Globe Unity in Baden-Baden 1975
Prologue: After two days and two long nights in Reims and a concert in the famous cathedral, a five-man fraction consisting of Brötzmann, Buschi, Alex, Lovens and Rüdiger Carl is on a journey in Kowald’s old Ford Transit to Baden-Baden, where an SWF (Südwestfunk) radio production with the Globe Unity Orchestra plus guest soloists Anthony Braxton and Enrico Rava is scheduled for the following day.
Somewhere on a country road in the direction of Metz, in the Champagne, past Mars-Le-Tour and Verdun (where our grandfathers were dug in), after a few sinister sounding noises, the car packs up (“moteur maladè“ as they later say in the workshop) and we roll down into a dark hollow.
That’s it –
Night has fallen. A full moon is shining on the forbidding surroundings of the “Field of Mars”. Freezing cold. Away in the distance the lights of lonely farms. The barking of dogs somewhere far off.
We decide to push the car off the road to the right and get going to look for somewhere we can spend the night. Luckily we soon find a lonely, dimly lit inn which, to our pleasant surprise, is still open. In we go! Three old men sitting in the lounge warming themselves next to a stove pipe several meters long. Winter had set in pretty early that year, with temperatures of minus 20°.
After a few glasses of red wine and the announcement of our mishap, a breakdown lorry is cordially organized, to tow us to a workshop the next morning and there is even somebody to take us to a small out-of-the-way hotel. Hoping that all will go well, we leave the fully loaded transit to the icy cold night in the “Field of Mars”. The very modest hotel is in hibernation. An icy wind is blowing outside but they manage to get the kitchen temporarily up and steaming once again. The two sleepy waiters get back into it, bit by bit, for their outlandish surprise guests. With some pride, the Champagne cellar is revealed, and is met with intense interest by us, also egged on by the adventurous situation. With every uncorking of a new bottle, the atmosphere gets more and more relaxed, initial language barriers are soon burnished away. And this is how it happens that, for the first time, each of the participants experiences a complete and unadulterated Champagne “high”, while the princely fee from the previous night in Reims is steadily and to a large extent being liquidated.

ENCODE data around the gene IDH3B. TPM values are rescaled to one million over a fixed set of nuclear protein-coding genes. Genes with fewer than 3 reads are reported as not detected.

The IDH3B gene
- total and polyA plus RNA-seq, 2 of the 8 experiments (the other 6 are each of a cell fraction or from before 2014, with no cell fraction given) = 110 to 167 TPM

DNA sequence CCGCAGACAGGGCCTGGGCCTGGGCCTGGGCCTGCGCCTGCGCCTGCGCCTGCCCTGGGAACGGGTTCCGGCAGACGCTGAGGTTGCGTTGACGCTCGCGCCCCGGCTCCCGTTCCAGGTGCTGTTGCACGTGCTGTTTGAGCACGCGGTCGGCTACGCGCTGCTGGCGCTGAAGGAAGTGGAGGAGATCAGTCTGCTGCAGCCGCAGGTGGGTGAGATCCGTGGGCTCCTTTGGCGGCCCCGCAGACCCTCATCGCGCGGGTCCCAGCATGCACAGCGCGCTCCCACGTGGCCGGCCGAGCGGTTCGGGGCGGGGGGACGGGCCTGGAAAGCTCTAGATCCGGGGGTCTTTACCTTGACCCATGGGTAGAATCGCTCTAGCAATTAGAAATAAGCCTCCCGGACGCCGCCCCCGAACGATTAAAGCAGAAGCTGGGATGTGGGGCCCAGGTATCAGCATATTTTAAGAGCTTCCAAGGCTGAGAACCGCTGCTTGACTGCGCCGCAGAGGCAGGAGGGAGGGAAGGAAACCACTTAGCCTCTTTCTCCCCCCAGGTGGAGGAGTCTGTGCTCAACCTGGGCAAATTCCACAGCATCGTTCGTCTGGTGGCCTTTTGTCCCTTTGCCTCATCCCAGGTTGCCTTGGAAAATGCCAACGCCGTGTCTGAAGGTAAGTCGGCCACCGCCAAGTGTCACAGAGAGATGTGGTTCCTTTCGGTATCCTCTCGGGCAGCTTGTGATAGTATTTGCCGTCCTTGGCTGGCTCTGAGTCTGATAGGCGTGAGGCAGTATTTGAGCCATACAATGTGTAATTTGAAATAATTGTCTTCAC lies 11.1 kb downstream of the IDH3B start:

In the early hours of the next morning the breakdown lorry arrives. The night was short and not without its hardships, not least due to the completely frozen sanitary facilities. Still in a state of intemperance, navigating through the wound-down side window (with centimetres of ice covering the windscreen), we make the ten kilometres to the workshop, which also proves beneficial towards a gradual sobering up. Shortly after midday we can continue on, and a day late the fairly shattered occupants finally arrive at the SWF in Baden-Baden, where our colleagues have graciously already started doing a bit of rehearsing.
Translation: Isabel Seeberg & Paul Lytton